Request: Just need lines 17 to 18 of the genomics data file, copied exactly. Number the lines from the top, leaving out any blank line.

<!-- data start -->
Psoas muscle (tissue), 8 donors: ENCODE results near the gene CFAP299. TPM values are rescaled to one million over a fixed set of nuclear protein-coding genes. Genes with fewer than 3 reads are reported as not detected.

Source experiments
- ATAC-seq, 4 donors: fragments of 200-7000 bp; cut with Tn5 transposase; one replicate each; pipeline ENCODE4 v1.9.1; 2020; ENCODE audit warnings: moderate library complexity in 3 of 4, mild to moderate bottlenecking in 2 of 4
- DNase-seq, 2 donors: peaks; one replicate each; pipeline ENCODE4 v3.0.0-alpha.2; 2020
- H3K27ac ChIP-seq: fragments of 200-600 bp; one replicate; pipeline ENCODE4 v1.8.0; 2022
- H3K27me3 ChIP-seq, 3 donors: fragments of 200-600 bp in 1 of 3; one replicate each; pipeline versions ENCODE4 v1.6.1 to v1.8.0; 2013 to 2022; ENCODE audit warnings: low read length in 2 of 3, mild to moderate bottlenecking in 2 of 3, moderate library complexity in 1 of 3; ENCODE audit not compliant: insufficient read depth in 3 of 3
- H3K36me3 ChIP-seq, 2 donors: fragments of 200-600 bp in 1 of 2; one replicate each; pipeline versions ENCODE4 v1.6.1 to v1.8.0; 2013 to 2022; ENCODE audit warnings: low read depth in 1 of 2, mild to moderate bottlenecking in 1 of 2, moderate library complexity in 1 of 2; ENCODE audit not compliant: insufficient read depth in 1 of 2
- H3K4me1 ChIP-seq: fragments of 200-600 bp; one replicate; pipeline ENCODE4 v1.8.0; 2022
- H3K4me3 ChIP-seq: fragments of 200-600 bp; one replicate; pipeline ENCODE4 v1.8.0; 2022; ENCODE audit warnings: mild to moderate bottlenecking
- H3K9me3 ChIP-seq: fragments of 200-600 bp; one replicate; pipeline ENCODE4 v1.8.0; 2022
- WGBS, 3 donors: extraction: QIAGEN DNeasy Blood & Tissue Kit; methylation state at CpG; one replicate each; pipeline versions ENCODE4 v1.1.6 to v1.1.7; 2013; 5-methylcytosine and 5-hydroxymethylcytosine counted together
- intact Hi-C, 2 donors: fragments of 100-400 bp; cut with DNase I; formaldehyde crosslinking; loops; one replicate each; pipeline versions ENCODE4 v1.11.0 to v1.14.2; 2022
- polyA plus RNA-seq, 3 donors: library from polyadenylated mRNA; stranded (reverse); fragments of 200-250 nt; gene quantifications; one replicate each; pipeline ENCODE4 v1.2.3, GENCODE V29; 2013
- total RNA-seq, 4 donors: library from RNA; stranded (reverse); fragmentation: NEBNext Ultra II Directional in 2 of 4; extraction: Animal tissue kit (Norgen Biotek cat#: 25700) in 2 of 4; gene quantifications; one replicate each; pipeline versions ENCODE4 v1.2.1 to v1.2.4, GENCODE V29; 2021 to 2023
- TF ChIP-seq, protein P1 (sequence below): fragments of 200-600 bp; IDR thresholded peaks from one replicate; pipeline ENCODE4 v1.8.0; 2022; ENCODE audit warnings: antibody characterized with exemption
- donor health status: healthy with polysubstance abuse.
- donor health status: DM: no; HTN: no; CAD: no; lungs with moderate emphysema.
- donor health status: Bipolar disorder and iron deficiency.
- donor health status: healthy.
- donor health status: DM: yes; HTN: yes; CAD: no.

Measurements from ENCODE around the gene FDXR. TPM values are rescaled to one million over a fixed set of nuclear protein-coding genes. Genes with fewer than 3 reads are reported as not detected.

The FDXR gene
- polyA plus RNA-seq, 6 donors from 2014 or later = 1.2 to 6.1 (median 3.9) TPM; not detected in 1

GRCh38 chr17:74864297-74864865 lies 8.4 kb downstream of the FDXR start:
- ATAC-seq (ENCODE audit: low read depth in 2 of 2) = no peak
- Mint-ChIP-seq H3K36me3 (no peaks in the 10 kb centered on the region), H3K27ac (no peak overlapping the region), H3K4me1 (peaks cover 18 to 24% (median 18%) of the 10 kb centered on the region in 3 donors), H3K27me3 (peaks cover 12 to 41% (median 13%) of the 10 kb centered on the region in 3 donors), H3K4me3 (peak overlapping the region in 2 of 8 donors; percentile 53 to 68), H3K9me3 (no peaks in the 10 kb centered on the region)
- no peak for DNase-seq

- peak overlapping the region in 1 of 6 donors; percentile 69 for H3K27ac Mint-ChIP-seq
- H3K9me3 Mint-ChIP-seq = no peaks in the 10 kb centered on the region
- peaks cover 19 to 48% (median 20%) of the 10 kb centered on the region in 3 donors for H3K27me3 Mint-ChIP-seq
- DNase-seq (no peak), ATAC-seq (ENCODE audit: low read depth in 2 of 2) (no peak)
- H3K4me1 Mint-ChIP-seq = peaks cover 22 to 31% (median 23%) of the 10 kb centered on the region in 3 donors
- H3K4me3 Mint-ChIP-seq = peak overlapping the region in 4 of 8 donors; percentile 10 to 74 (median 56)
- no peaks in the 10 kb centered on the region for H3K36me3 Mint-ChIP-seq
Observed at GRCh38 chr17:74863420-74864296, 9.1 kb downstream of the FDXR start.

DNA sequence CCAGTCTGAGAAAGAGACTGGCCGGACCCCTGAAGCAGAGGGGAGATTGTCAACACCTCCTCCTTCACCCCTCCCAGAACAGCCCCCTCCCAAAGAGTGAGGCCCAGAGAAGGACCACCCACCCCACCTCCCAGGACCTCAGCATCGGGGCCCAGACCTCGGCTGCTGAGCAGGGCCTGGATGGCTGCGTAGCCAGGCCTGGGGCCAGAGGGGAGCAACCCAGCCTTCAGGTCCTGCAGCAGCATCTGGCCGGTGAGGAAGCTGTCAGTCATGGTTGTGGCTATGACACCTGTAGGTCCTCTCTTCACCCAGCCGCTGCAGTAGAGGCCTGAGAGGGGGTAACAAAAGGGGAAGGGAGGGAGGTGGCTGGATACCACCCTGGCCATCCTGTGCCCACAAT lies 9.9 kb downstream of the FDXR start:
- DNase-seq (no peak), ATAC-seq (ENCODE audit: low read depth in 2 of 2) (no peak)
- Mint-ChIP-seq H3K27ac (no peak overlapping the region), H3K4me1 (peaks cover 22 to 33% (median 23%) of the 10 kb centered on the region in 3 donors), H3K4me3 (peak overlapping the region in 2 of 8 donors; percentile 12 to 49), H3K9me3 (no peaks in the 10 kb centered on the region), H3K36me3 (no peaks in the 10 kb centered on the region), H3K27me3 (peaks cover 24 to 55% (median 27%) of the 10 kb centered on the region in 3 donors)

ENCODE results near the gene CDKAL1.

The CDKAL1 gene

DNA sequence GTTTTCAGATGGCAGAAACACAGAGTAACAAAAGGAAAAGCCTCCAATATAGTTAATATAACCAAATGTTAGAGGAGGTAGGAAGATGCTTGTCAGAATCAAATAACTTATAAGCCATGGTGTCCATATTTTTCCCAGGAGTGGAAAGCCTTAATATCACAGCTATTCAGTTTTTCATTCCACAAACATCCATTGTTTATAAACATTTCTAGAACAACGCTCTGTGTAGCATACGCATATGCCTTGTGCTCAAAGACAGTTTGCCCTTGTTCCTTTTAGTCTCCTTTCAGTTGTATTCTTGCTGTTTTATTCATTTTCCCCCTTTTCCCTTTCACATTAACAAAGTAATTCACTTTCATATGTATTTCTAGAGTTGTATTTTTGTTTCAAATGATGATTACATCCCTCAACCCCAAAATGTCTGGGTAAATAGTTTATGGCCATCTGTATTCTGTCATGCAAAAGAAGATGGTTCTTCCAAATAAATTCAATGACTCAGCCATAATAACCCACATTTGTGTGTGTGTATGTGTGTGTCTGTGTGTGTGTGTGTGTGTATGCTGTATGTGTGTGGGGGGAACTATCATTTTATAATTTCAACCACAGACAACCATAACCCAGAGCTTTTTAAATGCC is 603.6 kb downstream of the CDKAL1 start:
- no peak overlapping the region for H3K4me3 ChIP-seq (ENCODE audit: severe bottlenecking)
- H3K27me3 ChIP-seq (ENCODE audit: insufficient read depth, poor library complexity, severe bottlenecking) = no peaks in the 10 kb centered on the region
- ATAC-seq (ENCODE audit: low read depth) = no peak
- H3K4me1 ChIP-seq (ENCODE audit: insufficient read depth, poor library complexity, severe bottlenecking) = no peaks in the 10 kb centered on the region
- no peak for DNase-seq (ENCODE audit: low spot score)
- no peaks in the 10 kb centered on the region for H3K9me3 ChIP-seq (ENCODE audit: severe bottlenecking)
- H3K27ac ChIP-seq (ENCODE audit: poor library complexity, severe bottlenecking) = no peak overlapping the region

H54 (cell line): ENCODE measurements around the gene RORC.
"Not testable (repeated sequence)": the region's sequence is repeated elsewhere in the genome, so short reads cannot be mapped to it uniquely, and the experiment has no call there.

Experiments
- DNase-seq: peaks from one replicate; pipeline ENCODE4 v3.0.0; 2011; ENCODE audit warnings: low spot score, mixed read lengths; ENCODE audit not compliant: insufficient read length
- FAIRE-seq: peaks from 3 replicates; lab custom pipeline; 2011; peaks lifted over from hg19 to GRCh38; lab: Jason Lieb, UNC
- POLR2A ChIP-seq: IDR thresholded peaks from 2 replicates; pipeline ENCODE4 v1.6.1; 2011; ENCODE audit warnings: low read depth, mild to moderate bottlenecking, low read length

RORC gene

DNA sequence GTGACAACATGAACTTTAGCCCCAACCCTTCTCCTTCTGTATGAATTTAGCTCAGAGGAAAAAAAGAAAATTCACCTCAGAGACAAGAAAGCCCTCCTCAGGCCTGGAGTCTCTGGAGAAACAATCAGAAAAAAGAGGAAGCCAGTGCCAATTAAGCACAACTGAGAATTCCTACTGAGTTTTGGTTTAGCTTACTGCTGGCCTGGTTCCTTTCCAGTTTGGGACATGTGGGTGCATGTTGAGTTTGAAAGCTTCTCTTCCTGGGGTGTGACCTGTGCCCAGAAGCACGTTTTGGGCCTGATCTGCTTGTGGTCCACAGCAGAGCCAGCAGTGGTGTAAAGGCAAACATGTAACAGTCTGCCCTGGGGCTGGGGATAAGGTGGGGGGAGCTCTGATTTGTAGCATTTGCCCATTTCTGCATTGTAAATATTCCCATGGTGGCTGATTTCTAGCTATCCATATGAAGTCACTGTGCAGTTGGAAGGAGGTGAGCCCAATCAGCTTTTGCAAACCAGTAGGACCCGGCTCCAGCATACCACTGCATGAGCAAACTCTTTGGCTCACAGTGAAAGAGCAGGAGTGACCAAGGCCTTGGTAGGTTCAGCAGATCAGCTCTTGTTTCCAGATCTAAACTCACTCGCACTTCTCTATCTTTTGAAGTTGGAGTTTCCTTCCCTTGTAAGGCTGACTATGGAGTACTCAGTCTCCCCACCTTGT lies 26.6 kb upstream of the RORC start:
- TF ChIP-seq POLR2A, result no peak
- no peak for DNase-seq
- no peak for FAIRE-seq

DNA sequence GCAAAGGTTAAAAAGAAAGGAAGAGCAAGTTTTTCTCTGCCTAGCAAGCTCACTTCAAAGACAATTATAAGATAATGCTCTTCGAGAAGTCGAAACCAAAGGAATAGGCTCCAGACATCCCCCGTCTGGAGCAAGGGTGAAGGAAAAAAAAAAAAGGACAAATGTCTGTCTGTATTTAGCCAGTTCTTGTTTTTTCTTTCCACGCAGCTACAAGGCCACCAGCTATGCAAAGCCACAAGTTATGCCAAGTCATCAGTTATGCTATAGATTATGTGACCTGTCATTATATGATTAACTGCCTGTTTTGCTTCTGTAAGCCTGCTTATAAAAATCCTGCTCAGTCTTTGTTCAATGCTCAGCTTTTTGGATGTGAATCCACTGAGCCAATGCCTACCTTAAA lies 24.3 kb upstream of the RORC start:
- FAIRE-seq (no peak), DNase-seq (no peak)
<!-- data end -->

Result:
- donor health status: DM: no; HTN: no; CAD: no; lungs with moderate emphysema.
- donor health status: Bipolar disorder and iron deficiency.